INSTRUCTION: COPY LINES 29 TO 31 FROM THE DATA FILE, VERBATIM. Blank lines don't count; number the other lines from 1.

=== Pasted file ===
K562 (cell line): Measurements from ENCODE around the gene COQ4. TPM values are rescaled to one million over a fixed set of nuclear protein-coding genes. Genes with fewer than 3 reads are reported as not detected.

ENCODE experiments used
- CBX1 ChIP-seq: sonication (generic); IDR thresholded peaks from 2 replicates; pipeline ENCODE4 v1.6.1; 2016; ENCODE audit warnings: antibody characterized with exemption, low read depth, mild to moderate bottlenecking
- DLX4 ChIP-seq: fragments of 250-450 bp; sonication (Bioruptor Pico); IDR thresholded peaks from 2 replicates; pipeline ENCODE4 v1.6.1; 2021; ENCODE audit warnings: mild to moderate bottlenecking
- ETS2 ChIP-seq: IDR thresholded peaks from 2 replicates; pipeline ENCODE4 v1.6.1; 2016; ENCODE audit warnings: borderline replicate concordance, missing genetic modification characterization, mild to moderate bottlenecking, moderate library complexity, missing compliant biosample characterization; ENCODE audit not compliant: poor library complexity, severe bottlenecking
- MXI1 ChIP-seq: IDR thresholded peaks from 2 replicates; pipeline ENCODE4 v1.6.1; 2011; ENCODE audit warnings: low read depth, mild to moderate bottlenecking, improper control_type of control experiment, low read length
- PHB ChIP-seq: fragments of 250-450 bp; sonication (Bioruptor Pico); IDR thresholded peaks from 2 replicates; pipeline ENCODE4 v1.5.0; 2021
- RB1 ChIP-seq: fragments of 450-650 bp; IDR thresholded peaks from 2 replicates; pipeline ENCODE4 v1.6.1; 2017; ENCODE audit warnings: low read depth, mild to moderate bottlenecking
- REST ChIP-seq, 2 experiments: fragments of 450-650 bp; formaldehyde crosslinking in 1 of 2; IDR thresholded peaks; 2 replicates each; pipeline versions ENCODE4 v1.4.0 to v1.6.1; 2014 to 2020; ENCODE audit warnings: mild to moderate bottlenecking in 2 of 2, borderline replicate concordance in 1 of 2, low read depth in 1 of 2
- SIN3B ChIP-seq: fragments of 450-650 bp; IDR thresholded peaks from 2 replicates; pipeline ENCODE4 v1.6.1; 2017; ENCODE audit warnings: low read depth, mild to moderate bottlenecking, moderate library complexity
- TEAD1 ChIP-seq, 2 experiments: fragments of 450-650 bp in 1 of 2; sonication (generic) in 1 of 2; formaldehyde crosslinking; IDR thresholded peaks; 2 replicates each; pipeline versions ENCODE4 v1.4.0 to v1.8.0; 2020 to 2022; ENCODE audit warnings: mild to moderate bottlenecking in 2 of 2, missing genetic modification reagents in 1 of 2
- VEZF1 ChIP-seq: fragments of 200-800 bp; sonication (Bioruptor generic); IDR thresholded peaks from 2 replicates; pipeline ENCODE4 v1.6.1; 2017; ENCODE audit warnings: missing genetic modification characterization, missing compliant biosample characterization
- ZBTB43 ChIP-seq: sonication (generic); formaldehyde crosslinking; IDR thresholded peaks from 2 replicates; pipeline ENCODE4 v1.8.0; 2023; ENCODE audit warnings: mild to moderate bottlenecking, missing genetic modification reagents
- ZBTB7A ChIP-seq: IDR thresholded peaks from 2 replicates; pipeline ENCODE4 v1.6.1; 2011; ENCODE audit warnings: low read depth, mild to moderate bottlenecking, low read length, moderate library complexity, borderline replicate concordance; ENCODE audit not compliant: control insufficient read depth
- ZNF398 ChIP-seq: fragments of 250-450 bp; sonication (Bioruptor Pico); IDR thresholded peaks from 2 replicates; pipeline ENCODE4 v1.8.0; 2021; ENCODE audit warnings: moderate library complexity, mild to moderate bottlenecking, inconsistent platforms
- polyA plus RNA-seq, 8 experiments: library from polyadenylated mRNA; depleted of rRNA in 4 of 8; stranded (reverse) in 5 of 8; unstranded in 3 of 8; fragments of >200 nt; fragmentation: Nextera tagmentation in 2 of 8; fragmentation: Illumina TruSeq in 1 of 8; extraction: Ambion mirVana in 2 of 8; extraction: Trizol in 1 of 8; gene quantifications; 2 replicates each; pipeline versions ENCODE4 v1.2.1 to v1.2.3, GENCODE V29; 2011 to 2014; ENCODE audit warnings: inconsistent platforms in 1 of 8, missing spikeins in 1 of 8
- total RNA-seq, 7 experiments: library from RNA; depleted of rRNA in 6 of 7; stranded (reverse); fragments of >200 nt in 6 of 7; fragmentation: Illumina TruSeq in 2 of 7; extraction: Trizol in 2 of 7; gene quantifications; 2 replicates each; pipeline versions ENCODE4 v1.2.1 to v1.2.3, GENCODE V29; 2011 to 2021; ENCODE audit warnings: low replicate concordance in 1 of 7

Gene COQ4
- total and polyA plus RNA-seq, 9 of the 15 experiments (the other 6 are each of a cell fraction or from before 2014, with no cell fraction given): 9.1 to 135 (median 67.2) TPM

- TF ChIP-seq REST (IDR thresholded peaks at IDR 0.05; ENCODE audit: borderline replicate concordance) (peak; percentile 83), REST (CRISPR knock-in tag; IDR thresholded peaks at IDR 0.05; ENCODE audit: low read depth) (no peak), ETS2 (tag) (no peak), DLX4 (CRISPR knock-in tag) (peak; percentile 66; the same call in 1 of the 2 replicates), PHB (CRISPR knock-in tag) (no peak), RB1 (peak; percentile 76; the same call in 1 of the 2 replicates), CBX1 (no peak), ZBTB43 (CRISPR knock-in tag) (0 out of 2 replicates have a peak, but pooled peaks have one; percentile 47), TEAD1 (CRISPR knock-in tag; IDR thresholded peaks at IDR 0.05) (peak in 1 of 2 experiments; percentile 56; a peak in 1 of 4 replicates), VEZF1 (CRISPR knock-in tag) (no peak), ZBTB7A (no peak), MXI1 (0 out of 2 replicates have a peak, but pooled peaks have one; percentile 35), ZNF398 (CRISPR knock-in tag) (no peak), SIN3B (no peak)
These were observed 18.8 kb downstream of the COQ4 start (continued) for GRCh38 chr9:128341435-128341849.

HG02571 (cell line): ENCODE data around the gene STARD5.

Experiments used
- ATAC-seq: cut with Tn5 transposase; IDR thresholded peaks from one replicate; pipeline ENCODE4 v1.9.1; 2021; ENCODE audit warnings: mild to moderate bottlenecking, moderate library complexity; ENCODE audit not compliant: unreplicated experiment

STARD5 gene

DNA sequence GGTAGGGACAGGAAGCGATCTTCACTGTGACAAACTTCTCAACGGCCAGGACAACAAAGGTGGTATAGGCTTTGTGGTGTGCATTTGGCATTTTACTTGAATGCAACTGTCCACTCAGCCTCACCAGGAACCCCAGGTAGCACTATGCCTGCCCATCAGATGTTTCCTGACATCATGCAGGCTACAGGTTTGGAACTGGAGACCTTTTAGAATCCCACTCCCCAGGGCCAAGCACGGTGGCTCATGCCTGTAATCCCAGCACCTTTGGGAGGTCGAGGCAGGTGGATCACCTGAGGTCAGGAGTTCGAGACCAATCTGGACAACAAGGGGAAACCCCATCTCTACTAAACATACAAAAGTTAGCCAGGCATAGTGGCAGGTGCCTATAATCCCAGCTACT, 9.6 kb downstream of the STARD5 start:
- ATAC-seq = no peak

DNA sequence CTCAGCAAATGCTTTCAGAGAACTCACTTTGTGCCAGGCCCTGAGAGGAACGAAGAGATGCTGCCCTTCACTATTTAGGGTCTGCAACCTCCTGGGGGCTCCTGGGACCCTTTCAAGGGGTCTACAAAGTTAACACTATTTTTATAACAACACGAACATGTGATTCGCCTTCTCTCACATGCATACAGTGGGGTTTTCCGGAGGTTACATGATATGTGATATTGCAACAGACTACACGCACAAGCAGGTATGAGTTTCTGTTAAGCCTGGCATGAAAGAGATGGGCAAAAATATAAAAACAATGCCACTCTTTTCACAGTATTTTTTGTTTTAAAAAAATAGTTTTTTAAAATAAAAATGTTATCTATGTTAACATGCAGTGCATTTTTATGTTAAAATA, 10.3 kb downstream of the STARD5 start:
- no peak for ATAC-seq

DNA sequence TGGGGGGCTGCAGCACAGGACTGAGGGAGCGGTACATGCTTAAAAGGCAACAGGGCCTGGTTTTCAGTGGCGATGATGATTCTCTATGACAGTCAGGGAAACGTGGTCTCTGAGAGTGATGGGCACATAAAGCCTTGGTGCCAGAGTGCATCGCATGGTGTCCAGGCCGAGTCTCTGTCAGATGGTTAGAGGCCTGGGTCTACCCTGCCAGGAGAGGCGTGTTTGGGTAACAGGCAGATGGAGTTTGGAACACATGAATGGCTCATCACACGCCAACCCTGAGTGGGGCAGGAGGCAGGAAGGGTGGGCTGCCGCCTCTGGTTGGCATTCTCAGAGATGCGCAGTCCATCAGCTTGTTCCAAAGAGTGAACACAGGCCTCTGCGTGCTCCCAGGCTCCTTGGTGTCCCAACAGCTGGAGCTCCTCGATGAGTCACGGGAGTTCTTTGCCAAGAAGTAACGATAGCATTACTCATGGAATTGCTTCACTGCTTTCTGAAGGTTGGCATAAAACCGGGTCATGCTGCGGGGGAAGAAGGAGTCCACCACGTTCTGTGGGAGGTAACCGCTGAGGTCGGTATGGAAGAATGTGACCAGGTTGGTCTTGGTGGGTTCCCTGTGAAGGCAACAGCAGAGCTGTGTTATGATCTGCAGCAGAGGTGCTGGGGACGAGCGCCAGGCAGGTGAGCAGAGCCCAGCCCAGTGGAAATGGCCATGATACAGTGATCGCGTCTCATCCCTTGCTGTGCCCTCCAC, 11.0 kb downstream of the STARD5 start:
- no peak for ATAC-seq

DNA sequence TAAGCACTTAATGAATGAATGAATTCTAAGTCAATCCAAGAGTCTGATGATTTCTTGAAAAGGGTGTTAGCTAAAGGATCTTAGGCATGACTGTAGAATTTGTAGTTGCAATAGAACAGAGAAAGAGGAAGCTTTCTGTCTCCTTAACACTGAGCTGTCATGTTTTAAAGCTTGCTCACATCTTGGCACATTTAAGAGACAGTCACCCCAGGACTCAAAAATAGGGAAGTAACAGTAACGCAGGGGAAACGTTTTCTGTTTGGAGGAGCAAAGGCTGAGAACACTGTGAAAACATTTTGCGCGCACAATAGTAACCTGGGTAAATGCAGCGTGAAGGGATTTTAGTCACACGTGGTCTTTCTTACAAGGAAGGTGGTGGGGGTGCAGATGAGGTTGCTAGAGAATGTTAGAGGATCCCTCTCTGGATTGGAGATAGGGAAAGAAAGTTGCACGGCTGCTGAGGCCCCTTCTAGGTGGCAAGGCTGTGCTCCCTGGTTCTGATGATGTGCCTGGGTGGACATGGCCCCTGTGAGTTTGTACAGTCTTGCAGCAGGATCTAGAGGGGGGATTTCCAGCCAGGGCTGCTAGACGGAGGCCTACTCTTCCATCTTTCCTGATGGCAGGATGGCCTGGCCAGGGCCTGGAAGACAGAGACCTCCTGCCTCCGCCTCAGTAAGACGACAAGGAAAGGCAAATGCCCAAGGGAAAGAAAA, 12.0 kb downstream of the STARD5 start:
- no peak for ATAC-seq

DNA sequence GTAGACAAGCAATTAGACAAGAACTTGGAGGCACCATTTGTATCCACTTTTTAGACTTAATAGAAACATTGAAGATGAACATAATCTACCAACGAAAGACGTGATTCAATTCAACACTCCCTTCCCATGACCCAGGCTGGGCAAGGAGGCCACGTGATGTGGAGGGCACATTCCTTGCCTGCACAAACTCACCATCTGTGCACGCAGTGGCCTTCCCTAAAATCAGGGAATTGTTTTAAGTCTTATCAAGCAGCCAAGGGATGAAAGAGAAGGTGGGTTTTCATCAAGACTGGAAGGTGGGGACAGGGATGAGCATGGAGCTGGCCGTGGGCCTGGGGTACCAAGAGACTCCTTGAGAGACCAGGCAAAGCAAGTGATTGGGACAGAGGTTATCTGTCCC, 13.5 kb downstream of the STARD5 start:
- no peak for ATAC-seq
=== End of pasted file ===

- no peak for ATAC-seq

DNA sequence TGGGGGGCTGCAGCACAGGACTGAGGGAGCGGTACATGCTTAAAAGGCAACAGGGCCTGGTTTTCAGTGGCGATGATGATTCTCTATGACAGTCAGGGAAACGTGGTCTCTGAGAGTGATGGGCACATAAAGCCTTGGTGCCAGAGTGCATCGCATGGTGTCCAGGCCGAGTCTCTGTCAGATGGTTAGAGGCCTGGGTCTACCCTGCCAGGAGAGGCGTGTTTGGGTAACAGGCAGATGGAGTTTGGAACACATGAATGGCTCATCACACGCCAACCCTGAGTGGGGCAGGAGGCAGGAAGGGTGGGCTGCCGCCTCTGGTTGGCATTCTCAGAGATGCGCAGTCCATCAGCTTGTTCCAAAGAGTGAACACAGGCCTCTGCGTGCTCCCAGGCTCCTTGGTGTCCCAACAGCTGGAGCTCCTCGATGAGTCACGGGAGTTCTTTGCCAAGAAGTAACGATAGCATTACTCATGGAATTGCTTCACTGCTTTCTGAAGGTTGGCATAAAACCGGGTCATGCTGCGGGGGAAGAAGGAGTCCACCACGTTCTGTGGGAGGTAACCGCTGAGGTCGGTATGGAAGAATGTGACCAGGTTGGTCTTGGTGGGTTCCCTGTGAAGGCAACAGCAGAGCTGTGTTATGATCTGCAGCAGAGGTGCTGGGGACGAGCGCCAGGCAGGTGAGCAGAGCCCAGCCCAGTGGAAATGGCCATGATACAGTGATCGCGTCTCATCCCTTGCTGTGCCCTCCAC, 11.0 kb downstream of the STARD5 start:
- no peak for ATAC-seq